Special types of furniture are made for special needs. The telephone table — a small table with an attached chair — was made for people who wanted a comfortable spot to talk on the phone. The 18th-century writing-arm Windsor chair was made for the man who wanted a special place to sit while he worked. The dressing table was made with a mirror, drawers and compartments to hold cosmetics and toilet articles.
Municipal water plants that sent running water into the house were not common in the United States until the 20th century. That meant that instead of flush toilets, people used just a large bowl known as a potty or “thunder mug.”
The well-to-do sometimes had furniture made to conceal the bowl or to make it easier to use. These special pieces of furniture are not popular with collectors today, so they are sometimes altered to hide their original purpose.
Large wooden chairs were made with holes in the seat above a low shelf that held the bowl. Today, the seat with the hole might be replaced or upholstered. Sometimes a bedside commode was made that looked like a small table but had a cupboard space or drawer that hid the potty.
Today, the bowl is removed along with any signs it was there. The resulting pieces have been altered and restored so much, they are of lower value than they would be in original condition. Examine furniture carefully, especially from the bottom, to find signs of changes, such as extra nail holes or unusual patterns of darkening wood.
Q: Our Danish grandmother left us a plate that is a mystery to us. It’s stamped “P. Ipsen Eneret” on the back. The scene of trees and a cottage on the front appears to be hand-painted.
A: Your plate was made at a factory in Copenhagen, the largest city and capital of Denmark. The factory, P. Ipsens Enke, was founded in 1843 by Rasmus Peter Ipsen of Bornholm, Denmark. The mark on your plate dates it to between 1871 and 1917. The Ipsen factory closed in 1955.
Q: I inherited an antique table lamp from my grandparents. It has a bronze-colored decorative base and a reverse-painted art-glass shade mounted in a metal frame. The metal is pierced and molded to look like a landscape of trees and a house. The glass behind it is painted in different colors to create the land and sky of the landscape. The base is imprinted “Royal Art Glass Co.” Can you tell me something about the manufacturer?
A: Royal Art Glass Co. was in business in New York City in the early 1900s — possibly as late as the mid-1920s. The company was known for making table lamps like yours, with shades of reverse-painted glass mounted in pierced metal. These lamps are very collectible if they’re in excellent condition. But they shouldn’t be plugged in until an electrician has checked the wiring and replaced the cord.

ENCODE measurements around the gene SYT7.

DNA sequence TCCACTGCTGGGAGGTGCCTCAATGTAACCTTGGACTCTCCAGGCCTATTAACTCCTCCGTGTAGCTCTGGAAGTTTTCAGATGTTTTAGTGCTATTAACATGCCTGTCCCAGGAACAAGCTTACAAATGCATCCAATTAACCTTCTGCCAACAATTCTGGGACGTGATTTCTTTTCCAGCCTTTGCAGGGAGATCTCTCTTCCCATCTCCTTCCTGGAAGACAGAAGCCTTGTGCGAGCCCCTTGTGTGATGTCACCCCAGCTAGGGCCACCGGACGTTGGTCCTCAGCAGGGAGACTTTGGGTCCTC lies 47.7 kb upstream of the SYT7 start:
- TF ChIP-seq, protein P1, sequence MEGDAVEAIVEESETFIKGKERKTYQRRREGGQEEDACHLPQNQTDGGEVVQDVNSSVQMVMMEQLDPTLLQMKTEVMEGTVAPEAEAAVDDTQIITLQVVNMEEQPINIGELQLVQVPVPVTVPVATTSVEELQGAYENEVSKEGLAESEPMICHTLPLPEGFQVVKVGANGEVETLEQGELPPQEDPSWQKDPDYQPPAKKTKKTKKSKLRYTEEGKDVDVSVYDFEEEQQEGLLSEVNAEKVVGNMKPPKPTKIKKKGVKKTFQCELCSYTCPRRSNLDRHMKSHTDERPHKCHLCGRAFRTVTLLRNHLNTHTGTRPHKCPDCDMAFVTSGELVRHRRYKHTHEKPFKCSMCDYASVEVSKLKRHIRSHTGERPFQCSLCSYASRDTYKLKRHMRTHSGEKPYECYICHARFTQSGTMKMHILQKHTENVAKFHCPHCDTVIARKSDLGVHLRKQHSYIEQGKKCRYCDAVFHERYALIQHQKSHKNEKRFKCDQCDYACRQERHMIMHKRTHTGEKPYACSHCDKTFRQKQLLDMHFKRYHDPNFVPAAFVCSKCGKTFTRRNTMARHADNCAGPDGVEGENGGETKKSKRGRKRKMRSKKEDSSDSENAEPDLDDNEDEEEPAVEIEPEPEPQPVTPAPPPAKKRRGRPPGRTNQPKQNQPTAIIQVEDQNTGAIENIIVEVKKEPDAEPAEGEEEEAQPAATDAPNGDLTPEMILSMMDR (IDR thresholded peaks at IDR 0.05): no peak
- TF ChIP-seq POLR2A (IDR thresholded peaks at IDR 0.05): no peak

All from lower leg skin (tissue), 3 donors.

The most expensive lamps from this era were made by Tiffany, Pairpoint or Handel. Still, yours could sell for $500 or more if it’s in great shape.
Q: What is “pawn silver jewelry?” It looks like it was made by Native Americans.
A: Native American jewelry is popular with collectors. Some of the best is the older jewelry. These heavy silver necklaces, belts and bracelets sometimes were pawned at the reservation trading posts when Native Americans needed money quickly. Pieces that were not redeemed after four months could be sold to the public.
Some of the best pieces that 1950s collectors found were “pawn jewelry” and even had the pawn tickets still attached. Today the pawned pieces usually are sold without the tickets.
Q: I purchased a mint-in-the-box Sonja Henie composition doll for $795. Now I see that her head is unmarked and her body is marked “Wendy Ann, Mme. Alexander, New York.” She does have a Sonja Henie wrist tag. Is she authentic?
A: Don’t panic. If your doll is 13 1/2 inches tall and fully jointed, and if her face matches the distinctive dimpled face of the Sonja Henie dolls, your doll is genuine and you paid a fair price. Only Madame Alexander had rights to make Sonja Henie dolls.
Henie (1912-1969), from Oslo, Norway, won the Olympic gold medal in figure skating in 1928, 1932 and 1936 and went on to become a major movie star.
Madame Alexander’s Sonja Henie dolls were made from 1939 to 1951 in eight different sizes with different marks on the heads and bodies. The smallest is 7 inches tall and the largest, 21 inches. The 13 1/2-inch doll, made in 1939, has an unmarked head and a back marked “Wendy Ann,” like yours. Other Sonja Henie dolls had Sonja Henie marks or were completely unmarked.
Ralph and Terry Kovel’s column is syndicated by King Features. Write to: Kovels, (Las Vegas Review-Journal), King Features Syndicate, 888 Seventh Ave., New York, NY 10019. For more information visit www.Kovels.com.